Today the United States is once again ranked among the world’s major oil producers. Nearly 40 percent of our oil needs today are met by domestic production.
The bulk of our petroleum imports now comes from five countries: Canada, Mexico, Venezuela and Nigeria, with only 13 percent coming from the Persian Gulf region, mainly Saudi Arabia. Canada, with tremendous petroleum reserves, is by far our biggest provider. We now import as much oil from Africa, mainly Nigeria, as from the Middle East.
While we are producing more oil ourselves we are also pursuing a program of reduced dependence on petroleum itself as an energy source. And in addition to becoming more energy-efficient, the U.S. has expanded its domestic oil production sources over the past several years to include shale in North Dakota and other areas. Today we might wonder why we ever became so involved in the volatile Middle East in the first place.
On January 23, 1980 in the "Carter Doctrine," President Jimmy Carter declared, "An attempt by any outside force to gain control of the Persian Gulf region will be regarded as an assault on the vital interests of the United States of America, and such an assault will be repelled by any means necessary, including military force." This ensured that Americans and their allies would not want for oil, but it also implied the Persian Gulf had become an American protectorate. Back then denying the West access to Gulf oil would have put the then-USSR in a position to strangle Europe, leaving the United States isolated and alone. But those days are long gone.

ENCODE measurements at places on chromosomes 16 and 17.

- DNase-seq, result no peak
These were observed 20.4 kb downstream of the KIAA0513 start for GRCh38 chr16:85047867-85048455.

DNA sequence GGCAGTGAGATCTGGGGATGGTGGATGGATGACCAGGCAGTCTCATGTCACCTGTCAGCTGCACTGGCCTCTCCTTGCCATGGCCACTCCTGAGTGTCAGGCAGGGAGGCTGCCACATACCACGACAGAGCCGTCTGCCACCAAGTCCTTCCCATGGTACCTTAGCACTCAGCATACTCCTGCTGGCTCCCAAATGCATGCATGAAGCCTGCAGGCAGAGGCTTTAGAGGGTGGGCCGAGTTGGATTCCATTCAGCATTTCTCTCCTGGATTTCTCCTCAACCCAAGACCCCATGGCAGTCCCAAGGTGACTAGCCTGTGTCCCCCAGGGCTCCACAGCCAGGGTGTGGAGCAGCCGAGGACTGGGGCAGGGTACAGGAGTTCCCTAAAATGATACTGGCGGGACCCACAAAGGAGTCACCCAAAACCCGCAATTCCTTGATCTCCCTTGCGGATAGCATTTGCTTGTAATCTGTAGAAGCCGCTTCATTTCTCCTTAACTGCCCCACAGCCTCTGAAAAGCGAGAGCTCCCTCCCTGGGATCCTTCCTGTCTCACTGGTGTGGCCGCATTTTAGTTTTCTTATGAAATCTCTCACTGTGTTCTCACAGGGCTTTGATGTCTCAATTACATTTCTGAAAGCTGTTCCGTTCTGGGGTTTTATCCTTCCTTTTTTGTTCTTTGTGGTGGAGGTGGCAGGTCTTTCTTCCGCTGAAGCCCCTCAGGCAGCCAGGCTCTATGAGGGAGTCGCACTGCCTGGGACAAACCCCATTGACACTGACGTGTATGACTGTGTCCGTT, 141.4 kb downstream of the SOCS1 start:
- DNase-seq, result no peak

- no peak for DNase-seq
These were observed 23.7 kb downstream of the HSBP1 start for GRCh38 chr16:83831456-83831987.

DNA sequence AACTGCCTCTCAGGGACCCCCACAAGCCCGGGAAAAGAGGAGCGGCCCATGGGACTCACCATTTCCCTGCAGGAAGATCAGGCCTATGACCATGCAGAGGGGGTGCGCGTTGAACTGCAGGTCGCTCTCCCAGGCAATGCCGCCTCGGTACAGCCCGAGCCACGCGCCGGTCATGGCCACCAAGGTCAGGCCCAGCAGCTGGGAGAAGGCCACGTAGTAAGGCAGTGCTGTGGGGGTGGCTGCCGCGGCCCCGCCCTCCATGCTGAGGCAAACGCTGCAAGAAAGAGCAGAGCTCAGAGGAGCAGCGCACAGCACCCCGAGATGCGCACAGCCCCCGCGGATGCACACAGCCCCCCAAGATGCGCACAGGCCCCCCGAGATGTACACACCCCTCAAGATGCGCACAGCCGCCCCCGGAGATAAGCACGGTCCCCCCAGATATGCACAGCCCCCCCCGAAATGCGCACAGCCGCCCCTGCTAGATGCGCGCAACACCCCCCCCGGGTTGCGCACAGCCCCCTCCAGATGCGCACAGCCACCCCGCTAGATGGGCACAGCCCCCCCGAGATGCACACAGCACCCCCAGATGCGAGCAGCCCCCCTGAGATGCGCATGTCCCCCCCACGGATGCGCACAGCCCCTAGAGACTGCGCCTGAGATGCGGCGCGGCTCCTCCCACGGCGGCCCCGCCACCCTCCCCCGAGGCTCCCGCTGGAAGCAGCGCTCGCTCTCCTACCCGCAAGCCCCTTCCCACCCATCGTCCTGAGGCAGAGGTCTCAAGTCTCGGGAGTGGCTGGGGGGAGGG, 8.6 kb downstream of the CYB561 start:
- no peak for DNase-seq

The events that first intensified America’s attention on the Middle East, the Soviet invasion of Afghanistan and the Iranian Islamic revolution, are past history. Then why are we still there? We seem neither able to win a complete victory nor extract ourselves from this quagmire of dysfunction.
First, George W. Bush’s deposing of Saddam Hussein upset the region’s delicate balance of power. This was exacerbated by a lingering legacy and resentment among Muslim Arabs from almost a century of oppressive European colonialism.
Then there is the religious factor that few Americans could be expected to understand. The Muslim religion permeates every aspect of daily life here, public and private. There is also the violent Sunni-Shia conflict that has been going on for almost a millennium before there even was a United States. Added to this is a deep-seated Muslim resentment over the establishment of Israel as a Jewish state in 1948, Israel’s takeover of formerly Palestinian and Syrian territory captured in the 1967 War and the persistent Palestinian refugee problem. Can we do much about any of this? Apparently not.
The biggest security challenges we face today are no longer energy-related. They involve the possibility of rogue states acquiring nuclear capability. To preserve free access to oil and natural gas we should logically concentrate our efforts on the Western Hemisphere, not the Persian Gulf. Canada and Venezuela are far more vital to us today than Saudi Arabia and Iraq. But then there’s Trump’s buddy Putin meddling in the Syria-ISIS fiasco about which our NATO allies seem powerless to do anything on their own. And then there’s North Korea.
George B. Reed Jr., who lives in Rossville, can be reached by email at email@example.com.